Chicago Eater says you can “emulate Lucy and Ethel” at City Winery’s first ever wine crush event tomorrow. Billed as, “You Never Get Over Your First Crush”, $30 buys: trying out the wine making process, taking a winery tour, tasting wine and having a buffet lunch. Tickets can be bought online by hourly increments beginning at 10 a.m. up to 4 p.m. For more info, call: 312-733-9463.
We have a little challenge for you. We dare you to read this review by David Tamarkin in TOC without feeling wanting and ravenous afterward.
Tamarkin’s major rave over the Peninsula’s revamped Lobby restaurant accolades the food, ambiance and newly hired “Chef de Cuisine”, Lee Wolen, but his artful use of delectable description is the real hook. Here’s a sample of what we’re talking about regarding this passage on “Chicken for Two”:
The thing is a spectacle: Like at New York’s Nomad, it’s stuffed with herbs and shown off to the table before being carried back into the kitchen to be carved. Then it comes back as a perfect breast, stuffed under the skin with butter and brioche, with roasted apples and some chocolate-enriched chicken jus on the plate. It tastes as insanely delicious as it looks, and you think it’s the best chicken you’ve ever had. But then, a few minutes later, a tiny cast-iron crock of dark meat, tossed with chives and a little cream, arrives, and suddenly the best chicken you’ve ever eaten has just gotten better.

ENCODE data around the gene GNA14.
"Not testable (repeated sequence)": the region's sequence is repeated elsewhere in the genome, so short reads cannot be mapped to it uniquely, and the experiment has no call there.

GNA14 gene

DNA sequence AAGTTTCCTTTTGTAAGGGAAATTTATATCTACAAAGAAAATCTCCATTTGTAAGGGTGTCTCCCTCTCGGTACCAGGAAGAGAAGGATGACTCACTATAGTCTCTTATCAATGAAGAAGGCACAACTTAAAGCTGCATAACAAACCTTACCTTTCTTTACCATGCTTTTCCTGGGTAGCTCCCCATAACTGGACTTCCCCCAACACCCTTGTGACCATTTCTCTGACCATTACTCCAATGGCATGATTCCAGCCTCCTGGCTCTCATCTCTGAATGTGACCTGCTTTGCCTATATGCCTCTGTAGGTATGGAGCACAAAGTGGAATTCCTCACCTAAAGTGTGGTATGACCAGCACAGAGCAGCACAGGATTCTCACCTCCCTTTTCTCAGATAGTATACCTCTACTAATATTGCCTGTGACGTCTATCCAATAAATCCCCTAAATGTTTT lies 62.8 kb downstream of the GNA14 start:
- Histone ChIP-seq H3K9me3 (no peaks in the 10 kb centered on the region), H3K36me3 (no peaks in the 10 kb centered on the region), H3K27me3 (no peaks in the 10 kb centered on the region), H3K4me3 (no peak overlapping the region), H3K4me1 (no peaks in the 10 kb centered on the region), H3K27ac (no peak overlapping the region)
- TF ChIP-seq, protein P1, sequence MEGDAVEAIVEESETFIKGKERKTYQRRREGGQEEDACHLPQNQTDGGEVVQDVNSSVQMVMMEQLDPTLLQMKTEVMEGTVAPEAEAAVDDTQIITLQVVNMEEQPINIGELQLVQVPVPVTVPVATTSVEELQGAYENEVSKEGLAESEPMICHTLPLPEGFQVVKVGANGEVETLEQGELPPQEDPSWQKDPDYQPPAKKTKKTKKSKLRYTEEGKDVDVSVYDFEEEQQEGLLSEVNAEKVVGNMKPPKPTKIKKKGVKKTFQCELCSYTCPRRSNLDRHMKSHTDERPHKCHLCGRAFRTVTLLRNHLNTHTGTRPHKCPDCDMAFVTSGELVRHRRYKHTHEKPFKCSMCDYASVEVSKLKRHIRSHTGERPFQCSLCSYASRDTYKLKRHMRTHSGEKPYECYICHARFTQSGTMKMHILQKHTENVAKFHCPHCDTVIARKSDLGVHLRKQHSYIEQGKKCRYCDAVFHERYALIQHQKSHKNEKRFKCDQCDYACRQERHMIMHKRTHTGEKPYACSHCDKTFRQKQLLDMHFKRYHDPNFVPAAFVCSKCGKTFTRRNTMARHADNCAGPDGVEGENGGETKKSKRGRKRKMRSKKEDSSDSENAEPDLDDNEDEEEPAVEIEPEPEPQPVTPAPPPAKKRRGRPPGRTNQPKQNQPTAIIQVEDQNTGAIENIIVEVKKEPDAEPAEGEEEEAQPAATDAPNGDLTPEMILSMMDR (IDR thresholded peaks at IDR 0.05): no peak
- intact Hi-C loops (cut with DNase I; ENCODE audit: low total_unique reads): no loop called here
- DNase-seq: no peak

See what we mean? If that doesn’t make you yearn for immediate palatable gratification, nothing will! Book reservations here.
Congrats to the six Chicago-area breweries who won medals at the Great American Beer Festival where over 2,700 beers were consumed and cajoled over last week. The winning brews, according to the Trib, solidify, “the city’s place as one of the nation’s craft beer hot spots (combined, New York, Los Angeles and Houston were barely to be found).”
If you haven’t read about the history of Tater Tots yet – yes, Tater Tots – it’s quite spudtacular. Turns out, tots are to ‘taters like sticky notes are to 3M. Tater Tots were born in 1953 from left over potato pieces used in making frozen French fries at Ore Ida. Who knew?
Aptly dubbed, “America’s first foodie”, by reporter Bill Hageman, one of our nation’s Forefathers is being credited with bringing French cuisine to the U.S. in a new book: Thomas Jefferson’s Crème Brulee: How a Founding Father and His Slave James Hemings Introduced French Cuisine to America.
If the Hemings name rings a bell, it’s because James’ sister was Jefferson’s long time concubine and mother to three (of his illegitimate) children, Sally Hemings. Drawn from biographical and culinary history, book reviews on Amazon are favorable to date.